Data on the risk of secondary concussion by sex are limited, with the majority of studies to date focusing on predominantly male samples51. Our study, however, shows that in females, concussion can impact regions of the brain including the insular cortex, cuneal cortex, and thalamus, which are involved in processing of sensory and/or visual information as well as motor control52. While data on whether brain function remains impaired at medical clearance to return to activity are mixed53,54, our findings (wherein imaging was performed, on average, at the time when clinical recovery from concussion is expected to occur) suggest that functional brain impairments persist in females but not males. This suggests that resolution of functional pathologies in sensory and motor areas of the brain may be sex-dependent, and that return-to-sport guidelines stand to be informed by sex-specific data.

A recent review on sex differences in concussion (pediatric and adult) identified that injury may lead to alterations in the hypothalamic-pituitary-ovarian axis, and subsequent hormonal fluctuations that may be responsible for the more severe symptoms in females55. rs-fMRI studies in other endocrinological populations demonstrate that alterations in functional brain activity are associated with abnormal hormonal responses56,57,58,59. With our study pointing to rs-fMRI disturbances in females with concussion that are not present in males, these functional brain changes may mediate or be related to a variable hormonal response that has an ultimate impact on the female concussion symptomology. Research that directly examines the relationship between brain activity, hormonal fluctuations, and symptomatology is required to build on this possibility.

Large-scale studies (such as the Philadelphia Neurodevelopmental Cohort [PNC], which included nearly 1600 imaging assessments on those aged 8 to 21 years60,61) have shown that rs-fMRI patterns vary by sex throughout neurodevelopment. Other studies have also demonstrated sex differences with respect to functional brain activity (and brain morphology, more broadly), and that these differences relate to variable neurodevelopment of networks such as the DMN62. In our analyses, we compared concussed males and females to their respective age- and sex-matched control groups, thereby avoiding the potential confounding neurodevelopmental effects that may arise when comparing males to females directly.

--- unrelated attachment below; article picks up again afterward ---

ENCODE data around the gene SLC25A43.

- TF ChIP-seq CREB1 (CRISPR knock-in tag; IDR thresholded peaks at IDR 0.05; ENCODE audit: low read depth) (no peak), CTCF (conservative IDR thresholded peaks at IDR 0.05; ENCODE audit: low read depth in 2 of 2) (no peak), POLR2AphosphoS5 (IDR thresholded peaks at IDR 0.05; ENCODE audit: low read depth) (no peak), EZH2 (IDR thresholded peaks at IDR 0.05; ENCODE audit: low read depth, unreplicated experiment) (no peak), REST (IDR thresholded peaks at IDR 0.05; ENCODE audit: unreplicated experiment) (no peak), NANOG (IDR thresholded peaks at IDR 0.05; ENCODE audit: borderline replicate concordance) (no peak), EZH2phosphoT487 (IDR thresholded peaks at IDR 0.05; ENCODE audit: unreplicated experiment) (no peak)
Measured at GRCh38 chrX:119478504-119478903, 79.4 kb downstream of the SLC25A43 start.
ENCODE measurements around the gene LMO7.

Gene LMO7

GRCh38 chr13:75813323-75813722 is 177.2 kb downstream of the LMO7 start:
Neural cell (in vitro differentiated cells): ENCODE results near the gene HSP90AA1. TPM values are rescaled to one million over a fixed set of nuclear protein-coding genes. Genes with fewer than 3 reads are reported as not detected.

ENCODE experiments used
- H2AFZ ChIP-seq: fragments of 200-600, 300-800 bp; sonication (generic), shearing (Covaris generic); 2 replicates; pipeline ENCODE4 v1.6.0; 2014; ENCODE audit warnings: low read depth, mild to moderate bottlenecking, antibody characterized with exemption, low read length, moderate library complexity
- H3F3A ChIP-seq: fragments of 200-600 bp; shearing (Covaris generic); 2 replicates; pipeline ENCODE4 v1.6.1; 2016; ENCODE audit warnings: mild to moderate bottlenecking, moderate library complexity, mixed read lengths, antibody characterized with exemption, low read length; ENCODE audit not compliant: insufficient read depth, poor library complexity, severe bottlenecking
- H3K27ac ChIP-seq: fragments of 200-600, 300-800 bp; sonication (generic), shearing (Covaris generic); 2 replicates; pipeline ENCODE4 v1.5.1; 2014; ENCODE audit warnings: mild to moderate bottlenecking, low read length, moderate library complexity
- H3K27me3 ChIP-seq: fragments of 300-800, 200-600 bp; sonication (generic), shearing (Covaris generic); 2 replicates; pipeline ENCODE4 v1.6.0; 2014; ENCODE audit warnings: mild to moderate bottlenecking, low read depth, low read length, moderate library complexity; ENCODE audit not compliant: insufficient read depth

Limitations and future directions

Future studies should include longitudinal assessments to determine if sex-differences in rs-fMRI activity in pediatric concussion vary from acute to the chronic stages of injury. This line of research, combined with existing evidence on pediatric symptom trajectories post-concussion, would help in understanding whether there is a functional neuropathology driving the symptom response longitudinally in children who have delayed recoveries. These studies should also perform rs-fMRI assessments in children who are asymptomatic, given that the broader literature has shown that neurophysiological disturbances can outlast symptoms63; understanding whether functional neuropathology outlasts clinical recovery can improve our understanding of the vulnerability of the brain to secondary injuries in a sex-specific manner. Moreover, additional experimental control in prospective research may help us better understand rs-fMRI changes in pediatric concussion. Specifically, pubertal status has a known impact on neurodevelopment, and we were unable to control for these effects in this secondary data analysis. Future research should consider measuring pubertal status (using the Tanner Stages, for example) and understanding its effects on resting state brain activity in pediatric concussion. Studying interactions between sex and pubertal status may also offer additional insight into rs-fMRI following pediatric concussion.


This is the first study to explicitly study and report on sex-specific rs-fMRI differences in pediatric concussion. At one-month post-injury, we report on differences in females with concussion (in comparison to their healthy peers) that are not apparent in males. This research further speaks to the need for more sex-specific analyses in concussion research.